With more than 25 seasons at Festival Ballet Providence under her belt, Jennifer Ricci is the company’s most tenured dancer. She will be dancing the role of Juliet in one cast of Romeo & Juliet at The Vets, Feb. 10-12, but first we’re finding out where she started, how things have changed, and how the iconic Arabian costume in The Nutcracker got its signature shimmer and sparkle.
Hi Jennifer! Tell us a bit about your background. You have lived in Rhode Island your entire life. When did you start dancing?
I have been involved with FBP for 38 years. I started taking lessons with the founders, Christine Hennessey and Winthrop Corey, when I was 4 years old. I had this problem with my elbow – the joint kept dislocating – and my doctor suggested I try ballet to strengthen the muscles around it. My mother had always wanted to dance as a child, so she signed me up, and I loved it from the beginning!
Your sister Jaclyn followed quickly after, right? What was it like growing up dancing alongside each other?
Jaclyn was three years younger than me. She started taking lessons at FBP as soon as she turned 4, but she progressed even more quickly than I did. Soon we were both in the advanced level, taking class together.
You both joined the company at a young age as well. What was that like? Were you ever competitive?
Dancing with Jaclyn was an all around awesome experience. We are so different style-wise; I am more dramatic and mellow, and she was the dynamic jumper and turner. Because of our different strengths, we were rarely cast in the same roles. Our work relationship was much more supportive than competitive.
That’s so lovely. Are there any experiences in particular that you treasure from the time when your careers overlapped?
I think the highlight for both of us was sharing lead roles in Christine Hennessey’s A Midsummer Night’s Dream. It was the only time we were both cast as principals in the same ballet- as Puck and Titania- so that was a really pivotal moment for us.
So cool that you were able to learn from the founders of FBP. What was working with Christine Hennessy like?
Awesome! She was the most inspirational person, director, and mother figure. Every aspect of her class was fantastic, you never wanted it to be over. She was very upbeat and constantly leading you in a new direction. Her criticism was constructive and positive- nothing to ever make you feel bad about yourself as an artist.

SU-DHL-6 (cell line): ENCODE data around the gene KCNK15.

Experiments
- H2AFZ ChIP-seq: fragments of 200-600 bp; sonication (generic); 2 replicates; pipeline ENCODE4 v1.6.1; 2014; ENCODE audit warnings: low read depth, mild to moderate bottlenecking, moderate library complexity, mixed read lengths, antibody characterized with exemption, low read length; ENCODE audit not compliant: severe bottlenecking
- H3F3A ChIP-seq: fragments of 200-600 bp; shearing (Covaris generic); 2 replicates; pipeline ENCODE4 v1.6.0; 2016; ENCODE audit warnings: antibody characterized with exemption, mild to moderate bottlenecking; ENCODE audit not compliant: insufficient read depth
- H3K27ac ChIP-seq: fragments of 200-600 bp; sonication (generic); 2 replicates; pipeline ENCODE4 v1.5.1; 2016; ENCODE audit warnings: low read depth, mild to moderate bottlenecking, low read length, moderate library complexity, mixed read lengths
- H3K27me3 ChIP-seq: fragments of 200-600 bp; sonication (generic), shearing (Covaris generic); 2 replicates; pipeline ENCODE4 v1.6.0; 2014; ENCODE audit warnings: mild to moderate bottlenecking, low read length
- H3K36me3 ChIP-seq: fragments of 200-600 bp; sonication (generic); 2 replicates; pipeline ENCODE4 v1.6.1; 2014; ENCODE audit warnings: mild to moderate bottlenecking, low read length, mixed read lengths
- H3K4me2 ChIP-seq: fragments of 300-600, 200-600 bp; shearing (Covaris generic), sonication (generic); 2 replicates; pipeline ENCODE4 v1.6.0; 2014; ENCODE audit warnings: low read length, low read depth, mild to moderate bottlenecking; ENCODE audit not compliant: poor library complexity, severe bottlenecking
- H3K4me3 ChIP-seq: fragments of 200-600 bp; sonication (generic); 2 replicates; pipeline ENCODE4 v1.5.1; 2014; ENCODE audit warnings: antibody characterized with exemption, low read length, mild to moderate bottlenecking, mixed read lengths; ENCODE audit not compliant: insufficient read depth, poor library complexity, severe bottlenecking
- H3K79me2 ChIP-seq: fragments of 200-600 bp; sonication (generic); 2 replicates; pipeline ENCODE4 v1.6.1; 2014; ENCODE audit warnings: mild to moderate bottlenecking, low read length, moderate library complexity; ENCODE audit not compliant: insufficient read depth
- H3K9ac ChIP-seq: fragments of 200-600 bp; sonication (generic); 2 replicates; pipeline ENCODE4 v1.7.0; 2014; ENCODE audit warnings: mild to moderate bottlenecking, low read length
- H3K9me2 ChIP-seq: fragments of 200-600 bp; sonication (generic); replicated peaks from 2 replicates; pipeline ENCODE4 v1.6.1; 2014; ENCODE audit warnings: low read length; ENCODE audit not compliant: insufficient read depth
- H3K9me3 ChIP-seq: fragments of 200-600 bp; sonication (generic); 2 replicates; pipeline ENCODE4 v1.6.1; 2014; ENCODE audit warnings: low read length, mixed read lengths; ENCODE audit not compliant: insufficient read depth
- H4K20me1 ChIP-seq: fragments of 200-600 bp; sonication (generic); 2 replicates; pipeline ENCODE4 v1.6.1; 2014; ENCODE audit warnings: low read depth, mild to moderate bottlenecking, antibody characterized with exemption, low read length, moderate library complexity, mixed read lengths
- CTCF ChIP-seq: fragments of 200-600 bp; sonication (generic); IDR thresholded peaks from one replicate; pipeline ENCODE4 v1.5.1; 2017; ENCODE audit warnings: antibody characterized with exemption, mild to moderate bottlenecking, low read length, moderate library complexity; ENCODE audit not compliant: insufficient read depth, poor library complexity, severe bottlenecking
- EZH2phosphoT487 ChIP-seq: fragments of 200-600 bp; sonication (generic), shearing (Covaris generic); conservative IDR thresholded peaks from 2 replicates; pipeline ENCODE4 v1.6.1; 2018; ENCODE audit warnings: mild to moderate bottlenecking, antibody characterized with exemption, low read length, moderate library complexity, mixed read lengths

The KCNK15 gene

What was the actual transition from student to company dancer like for you?
Since I had already been taking class with the company, the transition into company life felt very smooth. When I graduated from high school, I immediately joined the company. I was given an entry contract, meaning my shoes and costumes were paid for. I was 17 at the time, and since then I’ve kept every contract FBP has ever given me. That’s 27 years of contracts!
Your Arabian in The Nutcracker is exquisite. Can you tell us a bit about what this role means to you?
Arabian was always my dream role as a child. I would watch the company dancers perform it with my jaw wide open. Tall dancers were always chosen for the role and being petite, I wasn’t sure I’d ever be given the chance to do it. When I was 16, I decided to start learning it myself in the back of the studio, using the barre as a partner.
One day, Christine said to me, “I see you, little one, keep up the good work, you keep practicing!” One of the company men volunteered to learn it with me, and we actually ended up performing in one of the Discover Dance performance! It went extremely well, and that’s how I became the Arabian dancer.
What an amazing story! So how do you keep the role fresh, doing it year after year?
Well, I’ve danced the piece with 17 partners now, so I try to make it different for each person based on their personality. That way it’s never boring. It’s such a different dynamic with everyone!
Can you tell us a bit about that iconic costume?
Well, the first costume was made for me when I was 16 and it never fit very well. A few years later, my sister Jaclyn remade the costume with a smaller cut out on the top and used a few pieces of my grandmother’s costume jewelry to decorate it. There’s her brooch on the top and a few necklaces on the pants. The costume is very special to me.
So you’ve lent your sparkle to Arabian in more ways than one! Speaking of that sparkle, you are known for your acting skills. You have even had to do a few death scenes in ballets such as Scheherazade and Lady of the Camellias. How do you prepare for a character role that involves a great deal of acting?
I find you need to know a little more about the character to take it to the next level. Every character is different. For example, as Juliet, I’m supposed to be a young girl. She’s not very experienced and has not yet been exposed to the pitfalls of life. What it really comes down to is experiencing a wide range of different roles, and really learning about the character before you begin.
You’ve been with the company for quite some time. How has the company changed over the years?
It’s changed drastically! When I joined, we were a much smaller company, primarily focused on classical ballets. I like the fact that these days we work with more modern and contemporary choreographers. It makes things a little more edgy and real. Sexy, sassy, you name it, bring it on! It’s a new age, and this kind of choreography is what the audience wants: something raw that they can relate to.
What are some of your favorite roles to dance? What would you love do again?
Scheherazade, I love Scheherazade! Oh, and I love Carmen! I can’t wait to perform that again in a few months.